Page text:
The problem with extended schools is that they imply a distrust of the communities they are supposed to support, writes Claire Fox
Extending schools seems to be the new big thing. Every local education authority will have at least one extended school by 2006 and the Government wants every child to have access to one by the end of the decade. Whether it's extending the school day from 8am to 6pm, extending the use of school facilities to the local community, or using schools to site a range of children's services, the emphasis seems to be to transform schools into what Margaret Hodge, the Minister for Children, calls "a valuable practical resource for children, parents and the local community".
Who could argue with that?
But some critical reflection is needed. Extended schools have an ideological dimension that threatens to divorce schooling from its educational moorings and make a range of instrumental social demands that have little to do with imparting knowledge and skills to children.
Schools are being charged with the onerous task of holding together the fabric of unravelling communities. Fast on the heels of teachers being asked to solve the problems of everything from youth apathy, teenage pregnancy and obesity through lessons in citizenship and personal, social and health education, now the Government's Teachernet website talks of extended schools' vital role in promoting community cohesion and regeneration. In December Ms Hodge argued that extended schools would eventually become "hubs of local communities" in the way that churches and community centres had been in the past.
There is the rub. Over recent years, policy circles have been engaged in a frenzy of think-tanking about how to glue together fragmented communities and find new means of mediating the relationships between politicians and a fragmented populace now that institutions that traditionally did so are in decline. You can see why hi-jacking schools might be a tempting means to an end in such a project. As universal facilities, which all children have to attend by law, they provide a handy conduit for the authorities to attempt to forge new connections between and with those children's parents.
Extended schools certainly seem obsessed with "parental involvement", whether through family literacy schemes, parenting classes or simply attracting mums back to school with the prospect of free use of the gym.
Leave aside the morality of using kids to get to their parents, is it really feasible that dragooning parents through the school gates will build anything other than a shallow and artificial version of community? Real community engagement may well be a by-product of a school. Parents, businesses and community groups may well share a commitment to local kids'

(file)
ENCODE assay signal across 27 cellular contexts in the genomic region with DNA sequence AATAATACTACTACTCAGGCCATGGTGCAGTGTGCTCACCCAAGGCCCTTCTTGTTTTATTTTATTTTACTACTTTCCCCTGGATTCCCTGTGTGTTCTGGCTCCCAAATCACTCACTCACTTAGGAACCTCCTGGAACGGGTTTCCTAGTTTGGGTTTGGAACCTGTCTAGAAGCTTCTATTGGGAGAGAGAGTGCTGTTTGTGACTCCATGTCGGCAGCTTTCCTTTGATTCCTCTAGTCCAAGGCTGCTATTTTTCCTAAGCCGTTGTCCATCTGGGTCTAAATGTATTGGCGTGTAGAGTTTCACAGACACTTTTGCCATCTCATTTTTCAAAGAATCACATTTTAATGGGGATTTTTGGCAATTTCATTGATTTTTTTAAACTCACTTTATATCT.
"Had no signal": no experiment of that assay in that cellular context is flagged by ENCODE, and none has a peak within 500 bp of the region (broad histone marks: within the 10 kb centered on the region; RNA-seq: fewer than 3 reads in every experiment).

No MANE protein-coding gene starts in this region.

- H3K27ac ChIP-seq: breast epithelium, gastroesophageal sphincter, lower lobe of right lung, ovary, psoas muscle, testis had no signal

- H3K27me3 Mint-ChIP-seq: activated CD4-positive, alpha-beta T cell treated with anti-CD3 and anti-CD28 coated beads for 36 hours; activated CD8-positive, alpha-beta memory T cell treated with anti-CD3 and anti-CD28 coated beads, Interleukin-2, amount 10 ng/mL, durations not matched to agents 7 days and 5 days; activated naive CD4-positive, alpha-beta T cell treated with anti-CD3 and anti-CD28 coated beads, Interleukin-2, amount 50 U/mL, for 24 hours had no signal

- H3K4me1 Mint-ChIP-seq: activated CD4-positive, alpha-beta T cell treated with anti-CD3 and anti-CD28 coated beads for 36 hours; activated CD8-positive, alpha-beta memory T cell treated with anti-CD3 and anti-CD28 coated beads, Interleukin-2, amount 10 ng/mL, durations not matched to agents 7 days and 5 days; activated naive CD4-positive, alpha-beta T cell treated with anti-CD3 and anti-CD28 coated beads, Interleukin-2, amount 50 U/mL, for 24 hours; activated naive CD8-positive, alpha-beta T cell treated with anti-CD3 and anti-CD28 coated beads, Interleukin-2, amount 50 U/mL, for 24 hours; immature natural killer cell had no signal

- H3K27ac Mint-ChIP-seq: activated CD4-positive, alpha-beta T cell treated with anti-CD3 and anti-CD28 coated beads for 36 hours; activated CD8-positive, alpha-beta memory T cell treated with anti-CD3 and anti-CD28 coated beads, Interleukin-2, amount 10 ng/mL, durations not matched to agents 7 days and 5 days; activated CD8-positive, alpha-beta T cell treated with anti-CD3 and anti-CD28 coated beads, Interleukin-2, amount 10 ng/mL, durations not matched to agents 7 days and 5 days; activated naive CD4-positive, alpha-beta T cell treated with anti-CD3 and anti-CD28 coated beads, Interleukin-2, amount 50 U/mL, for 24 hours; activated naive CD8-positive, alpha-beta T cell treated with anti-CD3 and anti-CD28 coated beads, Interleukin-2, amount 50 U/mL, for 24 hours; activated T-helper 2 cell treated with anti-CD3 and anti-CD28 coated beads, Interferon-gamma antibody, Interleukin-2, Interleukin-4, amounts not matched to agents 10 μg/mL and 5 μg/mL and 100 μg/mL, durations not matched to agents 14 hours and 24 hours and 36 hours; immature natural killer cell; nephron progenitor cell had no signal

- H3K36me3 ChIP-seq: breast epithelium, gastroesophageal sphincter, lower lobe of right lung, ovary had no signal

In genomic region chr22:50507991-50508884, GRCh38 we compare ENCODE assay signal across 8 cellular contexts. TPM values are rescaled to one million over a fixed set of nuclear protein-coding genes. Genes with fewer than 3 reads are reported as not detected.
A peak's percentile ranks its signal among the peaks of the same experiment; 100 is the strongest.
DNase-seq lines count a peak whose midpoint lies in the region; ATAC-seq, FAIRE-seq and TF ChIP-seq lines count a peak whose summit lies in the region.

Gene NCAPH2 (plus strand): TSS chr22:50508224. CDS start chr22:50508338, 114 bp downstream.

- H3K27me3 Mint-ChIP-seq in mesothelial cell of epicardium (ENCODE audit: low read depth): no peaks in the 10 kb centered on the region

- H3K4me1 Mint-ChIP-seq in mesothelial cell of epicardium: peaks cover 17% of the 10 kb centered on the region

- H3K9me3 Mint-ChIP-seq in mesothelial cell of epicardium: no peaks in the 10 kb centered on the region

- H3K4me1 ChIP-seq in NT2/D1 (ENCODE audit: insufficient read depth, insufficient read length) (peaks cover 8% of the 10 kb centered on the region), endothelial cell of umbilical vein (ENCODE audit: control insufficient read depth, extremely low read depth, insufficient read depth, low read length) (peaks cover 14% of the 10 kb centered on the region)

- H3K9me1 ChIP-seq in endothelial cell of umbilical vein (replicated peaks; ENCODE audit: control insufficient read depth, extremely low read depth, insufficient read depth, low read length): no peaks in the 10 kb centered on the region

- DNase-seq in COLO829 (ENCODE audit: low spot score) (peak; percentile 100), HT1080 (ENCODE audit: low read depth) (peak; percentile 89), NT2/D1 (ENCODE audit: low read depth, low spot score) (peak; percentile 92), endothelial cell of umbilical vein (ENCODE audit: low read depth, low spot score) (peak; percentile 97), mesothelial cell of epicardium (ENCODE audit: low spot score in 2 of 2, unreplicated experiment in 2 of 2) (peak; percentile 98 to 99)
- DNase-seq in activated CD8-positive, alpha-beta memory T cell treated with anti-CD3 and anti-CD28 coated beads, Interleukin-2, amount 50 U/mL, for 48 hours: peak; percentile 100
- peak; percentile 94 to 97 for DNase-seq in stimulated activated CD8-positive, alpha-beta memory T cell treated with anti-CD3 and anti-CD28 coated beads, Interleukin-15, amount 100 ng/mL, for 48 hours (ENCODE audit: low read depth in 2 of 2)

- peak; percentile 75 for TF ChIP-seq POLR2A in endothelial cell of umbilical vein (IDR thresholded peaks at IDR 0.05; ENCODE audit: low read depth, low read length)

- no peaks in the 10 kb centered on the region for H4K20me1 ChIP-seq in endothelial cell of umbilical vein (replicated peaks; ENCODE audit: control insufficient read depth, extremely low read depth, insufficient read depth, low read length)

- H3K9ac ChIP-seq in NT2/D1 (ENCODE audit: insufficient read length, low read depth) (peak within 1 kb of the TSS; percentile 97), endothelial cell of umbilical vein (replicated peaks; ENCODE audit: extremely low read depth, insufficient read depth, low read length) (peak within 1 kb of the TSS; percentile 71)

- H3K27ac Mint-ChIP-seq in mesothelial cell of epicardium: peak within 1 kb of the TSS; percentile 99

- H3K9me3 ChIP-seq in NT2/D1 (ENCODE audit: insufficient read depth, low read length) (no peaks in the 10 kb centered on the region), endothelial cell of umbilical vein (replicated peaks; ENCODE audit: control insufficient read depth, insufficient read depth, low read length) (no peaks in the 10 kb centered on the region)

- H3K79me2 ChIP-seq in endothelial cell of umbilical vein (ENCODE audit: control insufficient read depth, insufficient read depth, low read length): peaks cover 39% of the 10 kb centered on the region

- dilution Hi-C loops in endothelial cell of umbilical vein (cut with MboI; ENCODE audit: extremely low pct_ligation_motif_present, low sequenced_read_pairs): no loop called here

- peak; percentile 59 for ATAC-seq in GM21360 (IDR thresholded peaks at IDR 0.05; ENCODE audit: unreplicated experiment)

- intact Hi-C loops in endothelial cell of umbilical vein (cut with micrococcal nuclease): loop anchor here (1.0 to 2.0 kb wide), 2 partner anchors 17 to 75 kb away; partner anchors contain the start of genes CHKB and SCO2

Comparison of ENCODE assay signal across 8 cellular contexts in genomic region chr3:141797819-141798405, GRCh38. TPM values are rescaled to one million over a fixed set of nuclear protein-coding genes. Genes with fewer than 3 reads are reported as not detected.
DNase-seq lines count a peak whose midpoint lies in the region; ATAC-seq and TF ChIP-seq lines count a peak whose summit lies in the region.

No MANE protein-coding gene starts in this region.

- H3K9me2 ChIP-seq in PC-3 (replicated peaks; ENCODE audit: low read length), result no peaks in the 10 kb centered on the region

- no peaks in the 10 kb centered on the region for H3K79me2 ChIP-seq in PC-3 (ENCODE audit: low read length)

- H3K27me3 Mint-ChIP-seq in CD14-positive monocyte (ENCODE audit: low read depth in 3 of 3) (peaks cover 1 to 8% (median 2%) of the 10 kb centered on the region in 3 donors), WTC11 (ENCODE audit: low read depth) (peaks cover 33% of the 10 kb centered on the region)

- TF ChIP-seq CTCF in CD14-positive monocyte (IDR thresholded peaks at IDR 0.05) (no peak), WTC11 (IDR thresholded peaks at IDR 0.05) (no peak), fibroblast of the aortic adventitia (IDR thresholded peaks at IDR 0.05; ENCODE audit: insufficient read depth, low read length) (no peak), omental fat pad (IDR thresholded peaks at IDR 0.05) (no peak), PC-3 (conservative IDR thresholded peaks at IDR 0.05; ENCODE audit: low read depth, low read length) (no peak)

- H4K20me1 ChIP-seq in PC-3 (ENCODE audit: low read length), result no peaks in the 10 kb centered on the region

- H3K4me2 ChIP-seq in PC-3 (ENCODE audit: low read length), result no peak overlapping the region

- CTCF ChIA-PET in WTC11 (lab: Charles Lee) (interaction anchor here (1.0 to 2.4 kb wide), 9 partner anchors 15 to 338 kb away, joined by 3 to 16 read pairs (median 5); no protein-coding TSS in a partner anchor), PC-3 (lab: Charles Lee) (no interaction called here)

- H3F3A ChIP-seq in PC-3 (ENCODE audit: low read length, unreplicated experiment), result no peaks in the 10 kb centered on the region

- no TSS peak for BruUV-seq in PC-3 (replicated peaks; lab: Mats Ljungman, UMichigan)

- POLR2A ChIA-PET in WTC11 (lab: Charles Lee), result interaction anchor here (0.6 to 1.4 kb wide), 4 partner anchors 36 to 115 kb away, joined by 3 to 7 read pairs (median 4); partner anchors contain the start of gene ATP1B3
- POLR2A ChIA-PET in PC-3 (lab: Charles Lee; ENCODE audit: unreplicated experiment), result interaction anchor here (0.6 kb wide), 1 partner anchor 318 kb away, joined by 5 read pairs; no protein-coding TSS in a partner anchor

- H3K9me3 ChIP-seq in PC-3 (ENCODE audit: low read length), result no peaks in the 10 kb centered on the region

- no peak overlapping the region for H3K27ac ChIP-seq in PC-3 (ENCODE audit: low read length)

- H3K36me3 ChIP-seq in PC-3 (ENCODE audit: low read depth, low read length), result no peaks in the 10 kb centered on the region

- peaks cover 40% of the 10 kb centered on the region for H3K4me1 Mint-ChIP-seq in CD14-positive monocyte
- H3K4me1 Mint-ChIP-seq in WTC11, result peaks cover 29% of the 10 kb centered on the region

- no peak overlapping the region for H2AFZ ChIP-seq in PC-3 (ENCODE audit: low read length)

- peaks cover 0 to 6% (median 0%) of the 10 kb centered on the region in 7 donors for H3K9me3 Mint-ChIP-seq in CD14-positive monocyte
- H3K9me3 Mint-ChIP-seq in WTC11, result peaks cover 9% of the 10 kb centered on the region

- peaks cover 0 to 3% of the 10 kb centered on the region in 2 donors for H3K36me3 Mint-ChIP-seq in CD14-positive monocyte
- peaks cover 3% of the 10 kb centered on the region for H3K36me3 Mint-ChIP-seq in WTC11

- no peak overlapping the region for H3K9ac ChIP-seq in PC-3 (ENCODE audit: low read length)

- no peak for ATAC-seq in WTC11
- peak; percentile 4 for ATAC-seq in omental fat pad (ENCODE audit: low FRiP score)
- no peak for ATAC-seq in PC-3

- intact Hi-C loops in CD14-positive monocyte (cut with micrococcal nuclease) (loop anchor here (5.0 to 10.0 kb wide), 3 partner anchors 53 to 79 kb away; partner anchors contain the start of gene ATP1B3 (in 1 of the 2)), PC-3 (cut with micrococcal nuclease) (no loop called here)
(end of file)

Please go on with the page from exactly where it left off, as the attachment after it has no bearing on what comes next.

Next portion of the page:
education but this is based on a school's distinct role as a place of learning. Once schools try and sell themselves as community friendly "one-stop, drop-in, multi-service sites" for one and all, there is little of educational worth for the community to become committed to.
My second and more worrying concern is that despite the rhetoric, the thinking behind extended schools implies a loss of faith in members of the community. The expectation seems to be that community relations in extended schools are mediated and managed by an army of third party professionals, as though local people can't be trusted to run their own lives without official guidance. Grown adults are patronised and treated as children who need to attend classes, be inculcated with the good habits of community or seek help from counsellors.
This inbuilt distrust of the community is unsurprising. After all the initial impetus of bringing together local support services in extended schools was the official response to the death of Victoria Climbie. The "Every Child Matters" Green Paper highlighted schools' role in ensuring that the welfare and safety of every child is monitored as part of the child protection system. This implicitly means every parent is under suspicion and suggests that the extension of schooling is as much about surveillance of the community as it is about enriching community ties. Some extended schools hold weekly meetings with their on-site nurse, policeman, student services manager, attendance manager, learning mentor, anti-bullying consultant, social worker and headteacher to discuss and monitor every pupil - and their families - for potential problems. But if anything is likely to be counterproductive to cohering communities, it will be if those who work in schools start pointing accusing fingers at increasing numbers of parents as a threat to their children.
Finally, if schools house a myriad of children's services and rebrand what they offer as 'Educare', this inevitably confuses their role. If you want Shakespeare or geography, you would not expect social services to deliver it. Conversely, schools are ill equipped to tackle social care and should be wary of watering down their unique educational contribution to the community by taking on new tasks.
And if teachers really want to do their bit for the community they should butt out of the lives of the adults and concentrate on their area of expertise - that is, introducing our children to the wonders of knowledge and the mind.
Claire Fox is director of the Institute of Ideas